Thursday, July 26 2012
Ray had been dogsitting Deborah's dog Allou while she was off in Rhode Island, though yesterday afternoon Gretchen had him bring Allou here for the night so Ramona (now with a better knee prognosis) could have an extended play date with him (the two dogs love each other and frequently go into the forest together to play cowboys and indians and whatever else kids without smart phones are doing these days). But by this afternoon, Allou's needy energy (which Ramona could not exhaust) was starting to grate on Gretchen and me. But by the time Deborah finally picked Allou up late this afternoon, he was starting to show signs of calm. As always when friends visit, I gave Deborah a large number of fresh tomatoes. It was nothing for me but a great thing for her; when she returned home she found maybe one or two small tomatoes had ripened during her seven day absence.
A powerful storm system was predicted to be coming from the Ohio Valley into our region this evening in a swath stretching from southern Pennsylvania to Albany. Predictions were for powerful winds, hail, and even (possibly) tornadoes. When Tropical Irene came through, part of its devastation had involved flattening our sunflowers. This year our sunflowers looked like this:
Photo taken by Paul. (Click to enlarge.)
So I cut some stakes to provide additional support should a strong wind develop. I also closed the garage doors (which usually remain open all summer long) and did some work to further enclose the upstairs of the greenhouse.
That involved installing two of the salvaged windows from the bay window assembly I'd gotten on Freecycle. To make all three of those windows fit into the available space, I am forced to install two of the windows rotated 90 degrees from the way they are designed to be installed, meaning that the glass is hinged to hang horizontally instead of vertically. Though both of the windows I installed today went in horizontally, only one of them actually has hinges and can be opened. But it actually works fairly well this way.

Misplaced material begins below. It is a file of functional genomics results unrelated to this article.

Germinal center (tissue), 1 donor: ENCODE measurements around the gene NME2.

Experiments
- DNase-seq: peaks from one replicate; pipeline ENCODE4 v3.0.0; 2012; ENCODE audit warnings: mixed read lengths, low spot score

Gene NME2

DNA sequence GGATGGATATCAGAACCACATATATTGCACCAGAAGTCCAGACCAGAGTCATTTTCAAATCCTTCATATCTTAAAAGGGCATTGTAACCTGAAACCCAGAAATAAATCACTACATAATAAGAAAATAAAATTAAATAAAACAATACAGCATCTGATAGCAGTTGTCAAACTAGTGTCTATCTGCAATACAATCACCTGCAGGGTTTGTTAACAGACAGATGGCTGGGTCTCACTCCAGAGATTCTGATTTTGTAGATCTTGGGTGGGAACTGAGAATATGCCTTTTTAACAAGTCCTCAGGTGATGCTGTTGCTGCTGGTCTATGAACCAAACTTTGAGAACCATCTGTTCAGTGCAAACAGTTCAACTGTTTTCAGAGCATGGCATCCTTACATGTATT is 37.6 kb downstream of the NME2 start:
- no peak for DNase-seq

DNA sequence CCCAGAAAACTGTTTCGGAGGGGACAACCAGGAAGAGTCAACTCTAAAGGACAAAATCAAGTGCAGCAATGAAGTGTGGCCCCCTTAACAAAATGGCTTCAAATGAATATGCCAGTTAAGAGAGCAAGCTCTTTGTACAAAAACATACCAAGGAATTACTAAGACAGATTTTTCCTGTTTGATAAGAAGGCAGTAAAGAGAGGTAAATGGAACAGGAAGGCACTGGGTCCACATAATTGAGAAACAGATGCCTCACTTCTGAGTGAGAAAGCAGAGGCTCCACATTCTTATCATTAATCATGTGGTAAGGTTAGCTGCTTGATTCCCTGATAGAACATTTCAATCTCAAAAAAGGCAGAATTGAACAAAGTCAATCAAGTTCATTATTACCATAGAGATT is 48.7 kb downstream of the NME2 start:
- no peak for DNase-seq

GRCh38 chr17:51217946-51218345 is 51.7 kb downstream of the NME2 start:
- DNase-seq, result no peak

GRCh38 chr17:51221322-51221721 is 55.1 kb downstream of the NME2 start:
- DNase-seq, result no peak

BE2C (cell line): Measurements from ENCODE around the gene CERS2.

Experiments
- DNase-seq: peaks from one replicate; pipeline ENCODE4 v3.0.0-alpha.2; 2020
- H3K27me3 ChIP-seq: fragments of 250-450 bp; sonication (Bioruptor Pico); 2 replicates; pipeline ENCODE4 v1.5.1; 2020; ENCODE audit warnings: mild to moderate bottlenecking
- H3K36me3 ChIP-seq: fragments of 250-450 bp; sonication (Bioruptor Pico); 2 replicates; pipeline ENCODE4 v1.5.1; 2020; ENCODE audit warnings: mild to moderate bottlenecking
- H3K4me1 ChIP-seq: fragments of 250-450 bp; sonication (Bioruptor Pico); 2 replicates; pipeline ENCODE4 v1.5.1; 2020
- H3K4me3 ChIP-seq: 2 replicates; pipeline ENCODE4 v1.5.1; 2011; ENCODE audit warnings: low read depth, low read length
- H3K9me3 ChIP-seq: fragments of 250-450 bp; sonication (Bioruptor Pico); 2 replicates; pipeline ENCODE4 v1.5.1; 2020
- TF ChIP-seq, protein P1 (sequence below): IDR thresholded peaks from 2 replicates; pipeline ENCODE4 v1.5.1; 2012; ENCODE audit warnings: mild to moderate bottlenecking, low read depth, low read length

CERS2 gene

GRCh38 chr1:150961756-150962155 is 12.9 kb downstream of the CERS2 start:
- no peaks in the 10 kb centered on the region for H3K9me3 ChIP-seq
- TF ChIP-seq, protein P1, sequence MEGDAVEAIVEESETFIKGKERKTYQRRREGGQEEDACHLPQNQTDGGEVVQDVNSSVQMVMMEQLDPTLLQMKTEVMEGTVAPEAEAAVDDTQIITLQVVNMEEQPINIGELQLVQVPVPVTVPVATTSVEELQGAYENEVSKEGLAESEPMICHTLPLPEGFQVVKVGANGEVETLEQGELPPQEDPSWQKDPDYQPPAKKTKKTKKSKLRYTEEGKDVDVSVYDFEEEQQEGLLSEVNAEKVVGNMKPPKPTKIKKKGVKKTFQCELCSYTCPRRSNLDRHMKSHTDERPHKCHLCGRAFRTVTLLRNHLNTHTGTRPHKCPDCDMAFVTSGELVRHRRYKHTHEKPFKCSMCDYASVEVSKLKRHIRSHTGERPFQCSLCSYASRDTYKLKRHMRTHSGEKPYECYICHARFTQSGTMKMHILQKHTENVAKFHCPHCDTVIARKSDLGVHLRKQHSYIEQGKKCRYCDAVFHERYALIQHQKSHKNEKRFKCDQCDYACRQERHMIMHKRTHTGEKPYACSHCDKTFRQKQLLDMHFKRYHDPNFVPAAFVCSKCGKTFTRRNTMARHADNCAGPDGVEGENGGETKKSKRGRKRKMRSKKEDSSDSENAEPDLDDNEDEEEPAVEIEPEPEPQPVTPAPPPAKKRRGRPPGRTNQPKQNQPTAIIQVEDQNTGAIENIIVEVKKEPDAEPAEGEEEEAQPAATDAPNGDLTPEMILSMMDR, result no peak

Meanwhile Deborah, who had been doing things in Kingston after picking up Allou, had grown so concerned by the weather report that she decided to spend the night at our house. Her house out in Olive lacks a basement, and a basement is where one wants to be during a tornado. Our guest room is in the basement, which Deborah would normally avoid due to its recurring problems with mold. So Deborah came over at around dinner time and Gretchen put together an improvised meal of cooked cabbage, Lima beans, and fresh tomatoes from the garden. After Jeopardy, we decided to finally begin watching Mad Men, starting at season one, episode one. We ended up watching the first two episodes. Despite all the praise lavished on the series, none of us were all that enthusiastic about it. The characters were all deeply unsympathetic and most of what has happened so far appears to be historical exposition: people drinking and smoking at work, women drinking and smoking near their children and while pregnant, children roughhousing in cars without either child seats or seat belts, and surprisingly uncluttered desks from a time before all that much equipment existed to occupy them. Still, Gretchen and I are willing to give the show more of a chance to develop.
As we were watching Mad Men, Allou and Ramona kept trying to play with each other in the room with us. Such play is full of moans and sneezes and makes for a generally unpleasant viewing experience. When Ramona is playing with Eleanor this way, we can tell them to go downstairs and Eleanor will obey, bringing Ramona with her. But neither Allou nor Ramona obey that command unless Eleanor is involved, so we kept having to physically separate the dogs and hope they would find something quieter to do with themselves. One one such occasion, Deborah felt something wet on her arm and looked down to behold a truly disgusting vision: a flat white object the size of a barley grain that was moving under its own power! I looked at the creature and identified it immediately as a segment from a tapeworm. But where had it come from? We couldn't immediately tell.
By this point the storm had already passed. Though there had actually been tornadoes further to the south, in our area there had only been a little rain and almost no wind. Deborah decided she was safe to go home and sleep in her own bed, far away, she hoped, from creeping segments of tapeworms.
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